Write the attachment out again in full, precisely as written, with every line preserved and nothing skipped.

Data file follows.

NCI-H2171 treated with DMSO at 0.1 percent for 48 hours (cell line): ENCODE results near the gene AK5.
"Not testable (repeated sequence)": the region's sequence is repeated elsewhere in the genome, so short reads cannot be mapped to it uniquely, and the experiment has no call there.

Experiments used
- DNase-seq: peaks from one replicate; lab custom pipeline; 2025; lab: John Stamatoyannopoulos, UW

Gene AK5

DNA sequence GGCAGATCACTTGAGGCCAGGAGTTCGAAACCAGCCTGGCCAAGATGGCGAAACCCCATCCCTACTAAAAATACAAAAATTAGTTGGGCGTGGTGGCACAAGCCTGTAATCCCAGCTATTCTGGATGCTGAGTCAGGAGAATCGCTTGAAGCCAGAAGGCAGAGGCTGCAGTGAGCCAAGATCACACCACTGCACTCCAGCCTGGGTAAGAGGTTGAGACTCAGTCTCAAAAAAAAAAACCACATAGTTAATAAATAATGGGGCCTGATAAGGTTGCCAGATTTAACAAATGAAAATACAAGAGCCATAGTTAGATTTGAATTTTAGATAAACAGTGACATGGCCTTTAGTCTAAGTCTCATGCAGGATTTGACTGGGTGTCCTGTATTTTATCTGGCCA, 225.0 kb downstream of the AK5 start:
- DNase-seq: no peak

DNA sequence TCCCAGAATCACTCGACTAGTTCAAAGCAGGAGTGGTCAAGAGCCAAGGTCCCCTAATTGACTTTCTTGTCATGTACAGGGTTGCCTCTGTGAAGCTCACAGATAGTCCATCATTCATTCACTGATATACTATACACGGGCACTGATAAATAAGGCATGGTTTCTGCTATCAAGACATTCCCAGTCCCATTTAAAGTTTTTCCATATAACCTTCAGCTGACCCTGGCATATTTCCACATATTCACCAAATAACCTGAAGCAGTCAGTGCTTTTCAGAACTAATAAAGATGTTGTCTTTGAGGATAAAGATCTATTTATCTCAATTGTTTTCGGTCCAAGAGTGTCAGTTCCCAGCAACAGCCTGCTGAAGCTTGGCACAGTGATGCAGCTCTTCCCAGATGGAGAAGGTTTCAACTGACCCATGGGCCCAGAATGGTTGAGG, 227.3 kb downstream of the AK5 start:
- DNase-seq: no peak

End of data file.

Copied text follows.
NCI-H2171 treated with DMSO at 0.1 percent for 48 hours (cell line): ENCODE results near the gene AK5.
"Not testable (repeated sequence)": the region's sequence is repeated elsewhere in the genome, so short reads cannot be mapped to it uniquely, and the experiment has no call there.

Experiments used
- DNase-seq: peaks from one replicate; lab custom pipeline; 2025; lab: John Stamatoyannopoulos, UW

Gene AK5

DNA sequence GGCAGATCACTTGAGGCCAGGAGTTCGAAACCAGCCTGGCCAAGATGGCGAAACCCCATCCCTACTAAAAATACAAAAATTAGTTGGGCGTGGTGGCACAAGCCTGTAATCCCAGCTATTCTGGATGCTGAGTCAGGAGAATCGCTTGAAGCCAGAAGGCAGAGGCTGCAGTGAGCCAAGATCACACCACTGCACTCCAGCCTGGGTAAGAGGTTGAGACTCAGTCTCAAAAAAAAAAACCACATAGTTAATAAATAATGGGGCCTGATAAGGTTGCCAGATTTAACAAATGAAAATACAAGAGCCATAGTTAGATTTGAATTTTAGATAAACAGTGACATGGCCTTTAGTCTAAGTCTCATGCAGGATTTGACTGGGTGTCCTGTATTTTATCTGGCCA, 225.0 kb downstream of the AK5 start:
- DNase-seq: no peak

DNA sequence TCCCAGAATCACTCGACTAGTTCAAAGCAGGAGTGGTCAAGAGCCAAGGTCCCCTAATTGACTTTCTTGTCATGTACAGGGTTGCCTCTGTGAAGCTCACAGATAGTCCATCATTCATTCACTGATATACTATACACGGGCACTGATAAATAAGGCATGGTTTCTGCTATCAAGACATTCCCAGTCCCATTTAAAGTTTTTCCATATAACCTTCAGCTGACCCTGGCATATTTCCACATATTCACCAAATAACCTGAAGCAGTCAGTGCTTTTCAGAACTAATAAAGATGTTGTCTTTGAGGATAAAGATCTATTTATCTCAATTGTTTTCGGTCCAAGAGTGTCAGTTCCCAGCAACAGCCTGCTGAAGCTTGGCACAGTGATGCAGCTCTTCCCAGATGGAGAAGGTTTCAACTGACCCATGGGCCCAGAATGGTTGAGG, 227.3 kb downstream of the AK5 start:
- DNase-seq: no peak